Ghana is situated on the southern coast of the West African bulge and is bordered to the east by Togo, to the west by the Ivory Coast, to the south by the Atlantic Ocean and to the north and northwest by Burkina Fasso.
The coastline consists mostly of a low sandy, foreshore behind which stretches the coastal plain, except in the west where the forest comes down to the sea. The forest belt, which extends northward from the western coast and then eastward into Ashanti for about 170 miles, is broken up into heavily wooded hills and steep ridges. North of the forest is undulating savanna drained by the Black Volta and White Volta rivers, which join and flow south to the sea through a narrow gap in the hills. Ghana's highest point is 2,9000 feet in a range of hills on the eastern border. Apart from the Volta, only the Pra and the Ankobra rivers permanently pierce the sand dunes, most of the other rivers terminate in brackish lagoons. There are no natural harbours.
Ancient Ghana derived power and wealth from gold and the introduction of the camel during the Trans-Saharan trade increased the quantity of goods that were transported. Majority of the knowledge of Ghana comes from the Arab writers. Al-Hamdani, for example, describes Ghana as having the richest gold mines on earth. These mines were situated at Bambuk, on the upper Senegal river. The Soninke people also sold slaves, salt and copper in exchange for textiles, beads and finished goods. They built their capital city, Kumbi Saleh, right on the edge of the Sahara and the city quickly became the most dynamic and important southern terminus of the Saharan trade routes. Kumbi Saleh became the focus of all trade, with a systematic form of taxation. Later on Audaghust became another commercial centre.
Ghana became a Republic in 1960 with Dr. Kwame Nkrumah, leader of the Convention Peoples' Party as the country's first President.
Constitutional government in Ghana was restored in 1969, but the Government of the Progress Party led by Dr. K. A. Busia which formed the 2nd Republic was similarly overthrown in 1972. Dr. Hilla Limann and the Peoples' National Party (3rd Republic) met a similar fate in 1979. Constitutional rule was re-established (4th Republic) in 1992. Under the Provisions of the 1992 Constitution, the President and members of the National Assembly are elected by universal adult suffrage.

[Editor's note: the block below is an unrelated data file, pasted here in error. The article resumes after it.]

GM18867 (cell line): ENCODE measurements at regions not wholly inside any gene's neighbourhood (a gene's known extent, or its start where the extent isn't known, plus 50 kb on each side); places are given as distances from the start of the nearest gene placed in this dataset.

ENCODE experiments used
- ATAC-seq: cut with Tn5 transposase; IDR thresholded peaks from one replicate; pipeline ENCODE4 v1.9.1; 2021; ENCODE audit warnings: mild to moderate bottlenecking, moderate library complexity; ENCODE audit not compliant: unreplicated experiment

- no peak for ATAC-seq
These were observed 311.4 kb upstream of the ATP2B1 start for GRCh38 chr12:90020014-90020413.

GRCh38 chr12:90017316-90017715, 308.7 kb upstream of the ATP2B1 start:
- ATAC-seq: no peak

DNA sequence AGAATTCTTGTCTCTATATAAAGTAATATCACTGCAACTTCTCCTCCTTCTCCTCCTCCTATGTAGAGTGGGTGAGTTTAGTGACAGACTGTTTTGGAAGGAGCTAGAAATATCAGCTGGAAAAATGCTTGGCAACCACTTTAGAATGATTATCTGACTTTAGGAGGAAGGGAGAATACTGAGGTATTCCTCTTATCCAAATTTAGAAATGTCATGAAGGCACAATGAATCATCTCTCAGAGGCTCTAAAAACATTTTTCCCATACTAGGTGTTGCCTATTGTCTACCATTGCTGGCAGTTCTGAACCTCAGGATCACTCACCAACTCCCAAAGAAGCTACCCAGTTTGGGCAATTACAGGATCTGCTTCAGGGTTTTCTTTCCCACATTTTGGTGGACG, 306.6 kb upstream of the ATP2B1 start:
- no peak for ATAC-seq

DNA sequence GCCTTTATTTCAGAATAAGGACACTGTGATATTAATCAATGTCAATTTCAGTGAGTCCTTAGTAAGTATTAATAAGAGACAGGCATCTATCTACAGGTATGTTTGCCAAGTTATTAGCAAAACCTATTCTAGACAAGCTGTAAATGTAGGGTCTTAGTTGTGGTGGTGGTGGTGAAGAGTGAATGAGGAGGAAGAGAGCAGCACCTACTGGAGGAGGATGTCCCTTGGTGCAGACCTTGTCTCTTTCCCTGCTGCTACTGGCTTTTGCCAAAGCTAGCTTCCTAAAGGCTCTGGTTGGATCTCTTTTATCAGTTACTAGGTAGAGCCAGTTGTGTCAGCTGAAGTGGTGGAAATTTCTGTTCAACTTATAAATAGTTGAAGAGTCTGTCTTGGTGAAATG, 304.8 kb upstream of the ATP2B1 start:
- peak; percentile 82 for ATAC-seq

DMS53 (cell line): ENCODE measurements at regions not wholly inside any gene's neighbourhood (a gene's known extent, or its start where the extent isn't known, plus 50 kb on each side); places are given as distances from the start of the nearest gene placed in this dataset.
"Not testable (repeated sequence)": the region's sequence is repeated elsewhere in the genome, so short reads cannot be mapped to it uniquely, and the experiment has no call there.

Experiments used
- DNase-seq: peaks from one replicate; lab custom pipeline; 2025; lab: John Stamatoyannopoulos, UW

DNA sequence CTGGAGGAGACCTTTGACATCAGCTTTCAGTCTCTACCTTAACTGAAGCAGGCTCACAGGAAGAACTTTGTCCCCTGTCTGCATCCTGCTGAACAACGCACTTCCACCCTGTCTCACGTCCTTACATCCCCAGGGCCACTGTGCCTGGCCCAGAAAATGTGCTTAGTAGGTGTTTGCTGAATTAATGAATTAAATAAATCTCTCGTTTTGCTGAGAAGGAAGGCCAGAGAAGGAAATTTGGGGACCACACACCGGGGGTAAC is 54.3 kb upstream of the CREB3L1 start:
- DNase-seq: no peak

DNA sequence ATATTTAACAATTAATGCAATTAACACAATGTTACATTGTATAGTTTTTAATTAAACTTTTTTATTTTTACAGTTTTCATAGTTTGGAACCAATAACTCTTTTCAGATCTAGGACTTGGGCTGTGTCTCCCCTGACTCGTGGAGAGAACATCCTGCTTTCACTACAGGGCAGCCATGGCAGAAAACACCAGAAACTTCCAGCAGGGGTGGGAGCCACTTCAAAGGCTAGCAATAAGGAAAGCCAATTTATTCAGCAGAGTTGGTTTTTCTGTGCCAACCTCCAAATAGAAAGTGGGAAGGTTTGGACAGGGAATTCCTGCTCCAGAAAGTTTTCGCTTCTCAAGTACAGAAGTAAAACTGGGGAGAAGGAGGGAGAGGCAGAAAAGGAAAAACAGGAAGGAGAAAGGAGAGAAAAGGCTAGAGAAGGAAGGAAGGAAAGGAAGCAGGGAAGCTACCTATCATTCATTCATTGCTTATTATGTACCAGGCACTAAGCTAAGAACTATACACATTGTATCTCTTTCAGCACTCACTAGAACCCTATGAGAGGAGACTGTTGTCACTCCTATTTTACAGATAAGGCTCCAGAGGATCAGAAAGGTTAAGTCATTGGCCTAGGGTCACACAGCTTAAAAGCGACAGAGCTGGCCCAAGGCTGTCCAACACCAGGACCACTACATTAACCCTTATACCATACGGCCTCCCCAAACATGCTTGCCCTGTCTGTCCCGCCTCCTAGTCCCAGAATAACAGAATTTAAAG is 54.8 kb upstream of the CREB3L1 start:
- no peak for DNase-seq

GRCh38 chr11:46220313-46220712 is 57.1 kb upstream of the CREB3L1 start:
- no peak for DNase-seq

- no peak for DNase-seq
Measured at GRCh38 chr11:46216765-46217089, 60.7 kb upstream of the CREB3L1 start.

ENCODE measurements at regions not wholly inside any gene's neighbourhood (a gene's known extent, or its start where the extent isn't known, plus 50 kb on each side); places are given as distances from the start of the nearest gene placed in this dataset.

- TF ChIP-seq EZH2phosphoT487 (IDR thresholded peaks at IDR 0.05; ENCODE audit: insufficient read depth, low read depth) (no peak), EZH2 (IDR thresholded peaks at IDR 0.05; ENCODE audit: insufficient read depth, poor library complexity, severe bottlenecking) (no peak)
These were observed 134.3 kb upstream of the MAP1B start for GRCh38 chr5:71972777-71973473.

Ghanians come from six main ethnic groups: the Akan (Ashanti and Fanti), the Ewe, the Ga-Adangbe, the Mole-Dagbani, the Guan, and the Gurma. Ghana is a country that celebrates festivals. There are several rites and rituals that are performed throughout the year in various parts of the country. They cover the right of passage child-birth, puberty, marriage and death. To the majority of people, these celebrations provide all that is satisfying to their communities and families.
Cultural tourism programme called The Slave Route has been initiated by African countries and UNESCO to rehabilitate, restore and promote the heritage handed down by the slave trade. Countries all over Africa are conserving buildings, sites and memories of this iniquitous period in order that today's tourist can appreciate the dark impact of this era.
Ghanaian festivals reveal some common features and beliefs. The first and foremost is the belief in life after death and in the nearness of dead ancestors to their living descendants. Some of the major festivals are the Odwira, celebrated by the Akan people of Akwapim, Akwamu, Denkyira and Akyem; the Yam Festival, celebrated by the Akan people of Aburi-Akwapim and several Ewe groups of the Volta Region; the Aboakyir festival of the Effutus of Winneba; the Akwambo festival, celebrated by the Fantes of Agona and Gomoa; the Hobgetsotso festival of the Ewe people of Anlo; the Homowo festival, celebrated by the Gas of Greater Accra; the Damba festival of the Northern and Upper Regions of Ghana; the Bakatue festival, celebrated by the people of Elmina; the Nmayem festival of the people of Odumasi-Krobo; the Asafotufiam festival of the people of Ada and the Adae and Akwasidae festivals of the people of Asante.
The major languages of Ghana are Twi, Fante, Ga, Hausa, Dagbani, Ewe and Nzema. English is the official language of Ghana.